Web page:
Beautiful Niigata

keiryu1 The water was cold, clear and quite delicious.

keiryu 2 Next time I will take my fishing tackle; however, this being my first time I was too busy making sure I didn’t die – such as by getting separated from the group, losing my footing, or picking the wrong sort of plant – to think too much about fishing.  But there was a fall just upstream of here which I was about 95% sure was holding fish.

Descent Coming down from the mountains through a sugi (C. japonica, ‘Japanese cedar’) forest.

katakuri1  These lovely little flowers poke through the mulch on the floor; they are delicious eating and I picked a bunch.  In the old days the roots would be dried and ground, and used in cooking as the powder known as katakuriko; these days the stuff you buy in shops is made from maize or potato but even today cornstarch is labelled katakuriko in the shops.

komako After a long day in the mountains, a soak in an onsen hot spring is the perfect way to settle sore feet and aching muscles, followed by a nap on the tatami floor.  The onsen we visited was called Komako no Yu, named after the heroine of the novel Yukiguni.

hegisoba My travelling companions were immensely keen on indulging this local soba, mostly because it is served in these wooden boxes.  In fact, regardless of its serving vessel the soba itself was quite excellent and aided most capably by beer and sansai tenpura.

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3 responses to “Beautiful Niigata

  1. It always fascinates me how my Japanese friends and the wife absolutely must try the regional noodles when we travel as they are especially unique, delicious and only to be had in this special area. But my barbarian tongue doesn’t have enough sensitivity to distinguish the difference between the noodle of any area or even the neighbourhood convenie! 😉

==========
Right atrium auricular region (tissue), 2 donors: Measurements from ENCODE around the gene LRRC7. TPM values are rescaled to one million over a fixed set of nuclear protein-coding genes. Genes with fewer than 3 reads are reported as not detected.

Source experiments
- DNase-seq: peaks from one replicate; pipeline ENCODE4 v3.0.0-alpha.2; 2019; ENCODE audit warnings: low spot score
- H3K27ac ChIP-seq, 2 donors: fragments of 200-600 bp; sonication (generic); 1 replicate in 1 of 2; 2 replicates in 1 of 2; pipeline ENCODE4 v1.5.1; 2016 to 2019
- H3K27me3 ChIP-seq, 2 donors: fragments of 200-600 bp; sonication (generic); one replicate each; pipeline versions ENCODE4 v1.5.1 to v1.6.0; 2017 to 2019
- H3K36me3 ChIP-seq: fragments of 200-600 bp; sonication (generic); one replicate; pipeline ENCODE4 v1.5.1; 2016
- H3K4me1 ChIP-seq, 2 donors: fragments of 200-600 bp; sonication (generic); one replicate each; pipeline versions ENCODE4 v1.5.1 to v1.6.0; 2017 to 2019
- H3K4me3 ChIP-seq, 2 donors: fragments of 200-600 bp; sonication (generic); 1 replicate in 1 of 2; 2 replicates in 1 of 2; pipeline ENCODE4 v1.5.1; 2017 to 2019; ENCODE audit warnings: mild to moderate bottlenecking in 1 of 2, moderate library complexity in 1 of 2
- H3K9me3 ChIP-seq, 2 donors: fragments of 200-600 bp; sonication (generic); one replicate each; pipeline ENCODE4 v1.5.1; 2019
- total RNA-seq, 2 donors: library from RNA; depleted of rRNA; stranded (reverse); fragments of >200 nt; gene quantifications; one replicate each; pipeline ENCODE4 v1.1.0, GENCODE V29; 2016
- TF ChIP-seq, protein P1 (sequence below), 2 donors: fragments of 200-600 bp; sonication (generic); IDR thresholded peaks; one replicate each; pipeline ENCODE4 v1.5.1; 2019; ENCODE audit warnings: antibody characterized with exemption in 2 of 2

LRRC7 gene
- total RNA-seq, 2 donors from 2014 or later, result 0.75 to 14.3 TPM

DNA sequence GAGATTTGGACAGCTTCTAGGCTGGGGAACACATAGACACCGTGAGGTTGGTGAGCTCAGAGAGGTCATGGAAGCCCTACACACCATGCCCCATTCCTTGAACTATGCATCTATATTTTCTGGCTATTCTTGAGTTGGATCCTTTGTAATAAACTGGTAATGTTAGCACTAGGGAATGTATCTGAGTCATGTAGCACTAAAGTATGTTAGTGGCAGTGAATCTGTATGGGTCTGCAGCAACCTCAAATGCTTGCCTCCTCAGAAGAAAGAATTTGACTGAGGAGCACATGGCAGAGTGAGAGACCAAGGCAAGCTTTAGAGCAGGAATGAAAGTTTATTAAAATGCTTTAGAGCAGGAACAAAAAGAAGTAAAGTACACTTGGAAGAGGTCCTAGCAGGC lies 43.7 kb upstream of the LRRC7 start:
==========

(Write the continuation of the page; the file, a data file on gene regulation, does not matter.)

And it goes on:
2. Hey Adam,
    I have a t-shirt design that I made. If you’d like one, I’ll post it to you when I get back to Japan. You’ll just need to tell me where to post it and what size.

  3. Hi Chris, thank you very much, I sent you an e-mail.
    As for the local cuisine, you probably know a lot of its enjoyment is psychosomatic (some specialties are downright fraudulent, such as a certain brand of famous handmade cake that is sold as a Tokyo souvenir but is made in a factory in Saitama). Personally I found the soba to be quite good, regardless of its serving method, but if I had to do a blindfold test with some konbini soba, I would not be so sure.

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